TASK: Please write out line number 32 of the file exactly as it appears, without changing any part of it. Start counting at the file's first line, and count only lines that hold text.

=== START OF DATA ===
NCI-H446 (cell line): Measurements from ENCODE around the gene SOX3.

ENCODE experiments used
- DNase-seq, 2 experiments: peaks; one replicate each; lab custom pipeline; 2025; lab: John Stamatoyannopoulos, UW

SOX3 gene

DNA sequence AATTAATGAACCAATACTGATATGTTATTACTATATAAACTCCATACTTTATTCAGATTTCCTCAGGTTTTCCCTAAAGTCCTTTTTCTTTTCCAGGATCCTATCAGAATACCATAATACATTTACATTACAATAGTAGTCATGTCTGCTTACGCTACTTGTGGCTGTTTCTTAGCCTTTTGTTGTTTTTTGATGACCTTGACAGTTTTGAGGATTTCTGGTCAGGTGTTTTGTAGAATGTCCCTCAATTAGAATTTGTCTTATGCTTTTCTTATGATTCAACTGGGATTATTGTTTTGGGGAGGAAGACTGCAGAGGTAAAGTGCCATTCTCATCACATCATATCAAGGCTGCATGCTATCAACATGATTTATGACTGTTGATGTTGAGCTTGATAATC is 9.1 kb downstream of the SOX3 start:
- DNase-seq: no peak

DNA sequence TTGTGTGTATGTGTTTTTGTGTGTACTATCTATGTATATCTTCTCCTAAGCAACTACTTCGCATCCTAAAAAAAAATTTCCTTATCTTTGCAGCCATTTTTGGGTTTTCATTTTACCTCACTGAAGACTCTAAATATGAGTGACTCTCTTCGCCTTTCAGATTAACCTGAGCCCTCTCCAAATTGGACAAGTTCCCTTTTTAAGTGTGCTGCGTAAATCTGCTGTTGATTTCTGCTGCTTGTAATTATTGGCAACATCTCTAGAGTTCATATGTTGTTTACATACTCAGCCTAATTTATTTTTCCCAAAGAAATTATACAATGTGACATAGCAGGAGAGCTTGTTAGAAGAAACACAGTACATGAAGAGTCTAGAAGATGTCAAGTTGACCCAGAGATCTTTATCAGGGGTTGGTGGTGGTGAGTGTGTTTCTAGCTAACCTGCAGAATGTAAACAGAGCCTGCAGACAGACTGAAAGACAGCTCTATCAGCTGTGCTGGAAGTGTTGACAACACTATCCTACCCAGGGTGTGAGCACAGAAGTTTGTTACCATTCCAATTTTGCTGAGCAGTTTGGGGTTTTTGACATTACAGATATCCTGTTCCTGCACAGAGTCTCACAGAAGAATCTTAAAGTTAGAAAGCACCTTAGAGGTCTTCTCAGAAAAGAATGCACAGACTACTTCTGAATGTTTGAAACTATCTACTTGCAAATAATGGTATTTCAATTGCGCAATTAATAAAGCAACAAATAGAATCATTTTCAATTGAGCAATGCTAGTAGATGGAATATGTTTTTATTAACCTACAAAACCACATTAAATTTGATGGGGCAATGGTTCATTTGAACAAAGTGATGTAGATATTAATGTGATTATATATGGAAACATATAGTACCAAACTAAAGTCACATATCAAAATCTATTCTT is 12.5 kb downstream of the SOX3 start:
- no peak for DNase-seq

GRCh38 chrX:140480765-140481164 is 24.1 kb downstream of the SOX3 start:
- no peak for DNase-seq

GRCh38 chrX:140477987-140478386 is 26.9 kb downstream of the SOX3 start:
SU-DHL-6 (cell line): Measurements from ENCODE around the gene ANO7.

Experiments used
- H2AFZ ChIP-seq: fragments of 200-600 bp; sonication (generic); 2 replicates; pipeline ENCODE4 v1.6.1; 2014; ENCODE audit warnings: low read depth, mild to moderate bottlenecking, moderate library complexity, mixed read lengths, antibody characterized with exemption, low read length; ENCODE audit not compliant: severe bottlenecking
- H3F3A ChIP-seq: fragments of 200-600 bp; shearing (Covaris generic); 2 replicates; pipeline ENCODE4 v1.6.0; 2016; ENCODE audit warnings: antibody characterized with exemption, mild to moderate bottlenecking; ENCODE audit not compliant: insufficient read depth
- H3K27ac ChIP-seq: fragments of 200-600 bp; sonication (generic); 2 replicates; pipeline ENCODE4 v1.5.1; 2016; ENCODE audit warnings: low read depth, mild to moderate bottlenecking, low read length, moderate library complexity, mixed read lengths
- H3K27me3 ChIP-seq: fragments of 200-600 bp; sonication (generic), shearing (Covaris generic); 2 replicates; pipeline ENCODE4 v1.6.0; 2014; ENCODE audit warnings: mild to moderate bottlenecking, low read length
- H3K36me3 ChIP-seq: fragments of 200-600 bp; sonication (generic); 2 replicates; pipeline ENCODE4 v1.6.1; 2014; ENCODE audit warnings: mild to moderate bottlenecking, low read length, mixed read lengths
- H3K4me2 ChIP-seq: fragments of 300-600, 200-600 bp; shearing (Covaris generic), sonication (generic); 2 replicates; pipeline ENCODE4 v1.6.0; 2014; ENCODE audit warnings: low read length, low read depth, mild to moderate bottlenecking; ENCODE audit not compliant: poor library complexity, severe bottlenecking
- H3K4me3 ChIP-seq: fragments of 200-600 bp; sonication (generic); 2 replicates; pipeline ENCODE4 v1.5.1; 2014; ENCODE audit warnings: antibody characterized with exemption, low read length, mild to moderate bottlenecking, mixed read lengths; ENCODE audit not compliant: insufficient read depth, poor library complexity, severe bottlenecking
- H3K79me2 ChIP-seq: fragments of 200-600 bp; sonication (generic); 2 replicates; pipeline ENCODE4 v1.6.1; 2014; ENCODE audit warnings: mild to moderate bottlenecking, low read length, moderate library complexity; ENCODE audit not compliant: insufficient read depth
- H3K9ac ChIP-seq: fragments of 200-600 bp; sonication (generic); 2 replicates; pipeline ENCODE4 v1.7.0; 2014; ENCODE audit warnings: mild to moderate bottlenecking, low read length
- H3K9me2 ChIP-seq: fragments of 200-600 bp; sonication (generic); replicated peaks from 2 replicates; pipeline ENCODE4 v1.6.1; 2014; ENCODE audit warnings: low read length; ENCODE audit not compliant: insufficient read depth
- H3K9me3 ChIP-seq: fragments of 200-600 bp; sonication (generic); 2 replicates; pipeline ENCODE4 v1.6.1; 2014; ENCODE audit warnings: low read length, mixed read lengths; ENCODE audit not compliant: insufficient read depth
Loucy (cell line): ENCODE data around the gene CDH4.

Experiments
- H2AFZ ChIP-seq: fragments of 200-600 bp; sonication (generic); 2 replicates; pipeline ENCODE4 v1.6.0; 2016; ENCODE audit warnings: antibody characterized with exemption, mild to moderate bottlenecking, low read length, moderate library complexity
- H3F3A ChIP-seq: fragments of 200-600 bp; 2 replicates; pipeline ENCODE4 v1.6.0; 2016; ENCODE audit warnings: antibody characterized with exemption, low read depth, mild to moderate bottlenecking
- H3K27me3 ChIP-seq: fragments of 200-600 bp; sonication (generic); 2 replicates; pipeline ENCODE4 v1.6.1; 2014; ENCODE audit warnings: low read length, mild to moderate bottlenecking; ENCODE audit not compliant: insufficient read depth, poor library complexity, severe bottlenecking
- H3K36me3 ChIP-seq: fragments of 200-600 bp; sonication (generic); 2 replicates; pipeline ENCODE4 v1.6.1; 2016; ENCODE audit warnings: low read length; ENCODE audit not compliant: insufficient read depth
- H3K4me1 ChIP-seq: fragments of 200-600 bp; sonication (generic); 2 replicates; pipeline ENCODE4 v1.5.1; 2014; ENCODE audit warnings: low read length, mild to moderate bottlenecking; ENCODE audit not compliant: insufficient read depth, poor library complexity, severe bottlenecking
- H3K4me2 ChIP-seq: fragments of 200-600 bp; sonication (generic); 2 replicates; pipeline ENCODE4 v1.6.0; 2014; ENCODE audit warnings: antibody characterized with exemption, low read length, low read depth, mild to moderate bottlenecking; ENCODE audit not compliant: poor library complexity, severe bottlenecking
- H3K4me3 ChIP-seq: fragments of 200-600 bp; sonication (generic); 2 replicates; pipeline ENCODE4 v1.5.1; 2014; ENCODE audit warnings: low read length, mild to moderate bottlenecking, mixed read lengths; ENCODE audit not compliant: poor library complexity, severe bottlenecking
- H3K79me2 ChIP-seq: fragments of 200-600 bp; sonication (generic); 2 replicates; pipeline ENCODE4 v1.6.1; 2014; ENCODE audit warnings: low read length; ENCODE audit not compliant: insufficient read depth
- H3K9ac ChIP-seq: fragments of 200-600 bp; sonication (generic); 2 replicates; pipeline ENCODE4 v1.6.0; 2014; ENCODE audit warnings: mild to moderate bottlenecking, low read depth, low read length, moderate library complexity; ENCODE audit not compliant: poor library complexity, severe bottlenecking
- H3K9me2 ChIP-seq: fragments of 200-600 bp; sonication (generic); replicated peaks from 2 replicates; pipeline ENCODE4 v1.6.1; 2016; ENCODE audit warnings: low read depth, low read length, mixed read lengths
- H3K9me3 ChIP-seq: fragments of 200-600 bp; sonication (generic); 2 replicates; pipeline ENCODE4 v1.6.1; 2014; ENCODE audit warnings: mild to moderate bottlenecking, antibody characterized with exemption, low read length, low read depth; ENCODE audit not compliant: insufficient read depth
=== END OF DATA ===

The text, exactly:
- H3K4me2 ChIP-seq: fragments of 200-600 bp; sonication (generic); 2 replicates; pipeline ENCODE4 v1.6.0; 2014; ENCODE audit warnings: antibody characterized with exemption, low read length, low read depth, mild to moderate bottlenecking; ENCODE audit not compliant: poor library complexity, severe bottlenecking